The adage 'you can't judge a book by its cover' is only partially true. Research shows we make strong assumptions about another person within the first 1/10th of a second of the first meeting. While you can't entirely control what someone else thinks, you can make every effort to put your best foot forward.
The following five tips will help you make a positive and lasting impression:
1. Stand Up and Be Counted
Every greeting starts with your feet. In today's business arena, both women and men must rise to show respect for themselves and the other person. An introduction to someone new provides the opportunity to widen your network and build relationships.
A guest should make an effort to mix and mingle and never take a seat. A host has the edge by inviting those they want to get to know better. Soon people will clamor to be on the guest list of a gracious networking planner.
Regardless of your role, why blow it by keeping your seat while your competitor is commanding the floor? Avoid immediately handing the other person a business card. Use the opportunity to make a positive impact first.
2. Smile With Your Eyes
An authentic smile will put a stranger at ease and establish a connection. But, how can you tell when a smile is genuine?
According to Paul Ekman, Professor Emeritus in Psychology at UC San Francisco who helped develop the Facial Action Coding System, "The only place that will reveal the difference in a broad, intense smile is the skin between the eyebrows and the upper eyelid. That will move slightly down in the genuine smile and will not move in the polite or false smile. Everybody can voluntarily make their lips smile, but very few people can contract the muscle that surrounds the eyes."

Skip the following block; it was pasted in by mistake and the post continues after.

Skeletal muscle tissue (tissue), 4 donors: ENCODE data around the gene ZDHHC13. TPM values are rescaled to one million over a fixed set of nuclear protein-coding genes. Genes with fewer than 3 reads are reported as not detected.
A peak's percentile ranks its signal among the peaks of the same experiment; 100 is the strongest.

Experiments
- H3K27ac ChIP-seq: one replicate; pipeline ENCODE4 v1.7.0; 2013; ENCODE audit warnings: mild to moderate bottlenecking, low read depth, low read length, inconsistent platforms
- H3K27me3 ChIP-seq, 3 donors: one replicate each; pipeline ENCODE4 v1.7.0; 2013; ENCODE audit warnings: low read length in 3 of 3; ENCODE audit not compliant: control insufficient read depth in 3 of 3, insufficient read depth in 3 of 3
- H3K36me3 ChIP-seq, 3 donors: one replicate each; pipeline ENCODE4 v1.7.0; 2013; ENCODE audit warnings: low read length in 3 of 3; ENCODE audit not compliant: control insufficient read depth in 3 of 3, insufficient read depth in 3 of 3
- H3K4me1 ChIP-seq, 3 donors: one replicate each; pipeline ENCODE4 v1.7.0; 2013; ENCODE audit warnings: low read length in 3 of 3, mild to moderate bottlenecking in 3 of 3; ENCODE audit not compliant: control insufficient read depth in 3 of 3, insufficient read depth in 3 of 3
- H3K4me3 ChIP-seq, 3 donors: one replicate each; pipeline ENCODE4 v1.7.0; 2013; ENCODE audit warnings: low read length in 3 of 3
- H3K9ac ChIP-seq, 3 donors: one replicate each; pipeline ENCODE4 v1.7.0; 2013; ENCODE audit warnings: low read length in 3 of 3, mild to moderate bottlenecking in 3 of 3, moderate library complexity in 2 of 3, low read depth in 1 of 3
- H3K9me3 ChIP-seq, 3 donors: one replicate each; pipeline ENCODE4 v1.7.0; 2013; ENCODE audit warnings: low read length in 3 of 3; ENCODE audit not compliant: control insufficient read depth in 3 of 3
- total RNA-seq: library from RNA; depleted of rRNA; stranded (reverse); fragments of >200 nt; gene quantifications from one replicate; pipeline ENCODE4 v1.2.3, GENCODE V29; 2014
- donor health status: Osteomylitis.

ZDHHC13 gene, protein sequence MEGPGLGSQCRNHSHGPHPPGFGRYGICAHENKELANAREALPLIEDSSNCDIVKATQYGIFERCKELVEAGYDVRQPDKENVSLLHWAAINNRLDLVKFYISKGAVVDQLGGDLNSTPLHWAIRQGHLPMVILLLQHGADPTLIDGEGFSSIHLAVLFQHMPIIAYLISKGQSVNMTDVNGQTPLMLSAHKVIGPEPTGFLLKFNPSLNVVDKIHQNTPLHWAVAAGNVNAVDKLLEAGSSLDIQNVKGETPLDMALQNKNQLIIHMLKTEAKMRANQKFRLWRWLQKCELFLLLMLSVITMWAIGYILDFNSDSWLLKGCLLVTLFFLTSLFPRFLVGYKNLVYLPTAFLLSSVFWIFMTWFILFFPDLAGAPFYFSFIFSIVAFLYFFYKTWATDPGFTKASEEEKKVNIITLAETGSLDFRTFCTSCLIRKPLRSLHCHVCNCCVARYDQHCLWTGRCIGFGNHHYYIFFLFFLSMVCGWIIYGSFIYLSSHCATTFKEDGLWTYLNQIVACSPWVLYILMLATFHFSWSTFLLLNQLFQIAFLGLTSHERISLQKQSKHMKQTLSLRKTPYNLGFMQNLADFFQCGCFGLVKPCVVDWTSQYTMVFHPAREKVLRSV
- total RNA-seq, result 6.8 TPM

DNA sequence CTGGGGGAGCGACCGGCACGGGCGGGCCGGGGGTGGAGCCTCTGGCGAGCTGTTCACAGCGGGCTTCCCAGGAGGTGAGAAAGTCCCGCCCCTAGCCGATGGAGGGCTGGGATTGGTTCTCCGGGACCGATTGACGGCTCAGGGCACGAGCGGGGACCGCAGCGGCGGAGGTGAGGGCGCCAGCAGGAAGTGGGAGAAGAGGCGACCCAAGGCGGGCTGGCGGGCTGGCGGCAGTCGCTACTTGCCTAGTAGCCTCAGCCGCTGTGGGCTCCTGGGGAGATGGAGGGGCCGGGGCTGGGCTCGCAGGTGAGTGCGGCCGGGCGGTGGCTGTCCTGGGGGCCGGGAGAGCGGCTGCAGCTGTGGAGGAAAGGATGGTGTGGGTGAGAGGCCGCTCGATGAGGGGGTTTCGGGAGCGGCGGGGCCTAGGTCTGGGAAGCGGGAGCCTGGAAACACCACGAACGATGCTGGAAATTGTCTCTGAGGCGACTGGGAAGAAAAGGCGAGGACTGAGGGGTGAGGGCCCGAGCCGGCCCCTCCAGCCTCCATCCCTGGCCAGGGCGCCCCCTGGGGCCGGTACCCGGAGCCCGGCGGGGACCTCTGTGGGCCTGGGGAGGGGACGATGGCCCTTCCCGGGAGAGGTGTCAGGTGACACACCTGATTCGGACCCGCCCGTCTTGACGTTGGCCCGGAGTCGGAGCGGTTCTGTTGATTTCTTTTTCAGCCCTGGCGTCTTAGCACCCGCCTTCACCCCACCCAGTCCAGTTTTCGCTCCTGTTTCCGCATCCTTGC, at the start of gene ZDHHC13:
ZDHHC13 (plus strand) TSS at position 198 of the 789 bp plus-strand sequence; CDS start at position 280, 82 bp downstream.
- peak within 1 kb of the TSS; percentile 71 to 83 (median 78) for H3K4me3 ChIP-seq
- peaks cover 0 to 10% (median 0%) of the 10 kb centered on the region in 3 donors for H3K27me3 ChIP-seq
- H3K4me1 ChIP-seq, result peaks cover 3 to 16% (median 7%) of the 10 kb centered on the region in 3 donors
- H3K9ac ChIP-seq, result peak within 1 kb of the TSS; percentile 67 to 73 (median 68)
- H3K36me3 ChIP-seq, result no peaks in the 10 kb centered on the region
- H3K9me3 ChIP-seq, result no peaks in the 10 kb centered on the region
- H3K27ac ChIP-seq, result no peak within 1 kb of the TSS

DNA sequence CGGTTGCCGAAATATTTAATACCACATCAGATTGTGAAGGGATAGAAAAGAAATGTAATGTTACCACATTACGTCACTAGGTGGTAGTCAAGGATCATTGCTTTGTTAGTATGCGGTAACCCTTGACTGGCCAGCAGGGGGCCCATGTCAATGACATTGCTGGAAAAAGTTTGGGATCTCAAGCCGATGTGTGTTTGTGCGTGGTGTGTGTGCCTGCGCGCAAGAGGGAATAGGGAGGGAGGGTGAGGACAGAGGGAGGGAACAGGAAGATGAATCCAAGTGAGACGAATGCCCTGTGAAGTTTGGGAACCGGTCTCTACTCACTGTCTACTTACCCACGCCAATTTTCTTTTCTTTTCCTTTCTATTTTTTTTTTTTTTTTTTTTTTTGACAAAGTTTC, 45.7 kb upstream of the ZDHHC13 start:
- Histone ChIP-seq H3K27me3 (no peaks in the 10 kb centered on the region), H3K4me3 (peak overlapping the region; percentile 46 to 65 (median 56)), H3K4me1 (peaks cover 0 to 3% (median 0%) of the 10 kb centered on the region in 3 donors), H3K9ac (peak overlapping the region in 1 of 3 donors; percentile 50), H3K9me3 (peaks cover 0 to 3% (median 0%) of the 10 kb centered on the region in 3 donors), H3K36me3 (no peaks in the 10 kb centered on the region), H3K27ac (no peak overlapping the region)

While most people may want to hide their "laugh lines," Eckman's research indicates your eyes are the key to delivering your best authentic smile.
3. Use Your Name Tag to Your Advantage
A name tag is one of the most useful tools at your disposal to ensure that people remember you at a networking or corporate event. Worn slightly below the right shoulder to follow the line of sight of a handshake, it can be easily accessed and used as an effective memory prompt when a name is forgotten. Placing it on your waist, purse, or thigh makes it difficult for someone to quickly and inconspicuously take a glance.
4. Speak Your Name With Confidence
Introduce yourself by stating both your first and last name. "Hey, I'm George" is less powerful than, "Hello, I'm George Smith." Sharing only your first name is forfeiting half of your influence.
Avoid an abrupt correction if they call you by the wrong name, but instead in a pleasant tone of voice respond with, "It's Debbie, not Debra." The other person will appreciate the gentle reminder as it will save them from future embarrassment.
5. Activate the Winning Formula
There is a combination of factors that influence another person's first impression. Most people won't say, "Joe has great manners." But, they will comment, "There's something about that guy I really like." It can be as simple as a professional gesture of trust.
A handshake speaks multiple languages and conveys goodwill. The first person to extend their hand for the acknowledgement has the edge. A weak handshake can be a deal breaker, and an overbearing clutch appears antagonistic. The ideal shake is a firm, non-aggressive clasp which connects the entire hand, palm to palm. We all know someone who consistently delivers a miserable grip; it pays dividends to learn how to shake like a winner.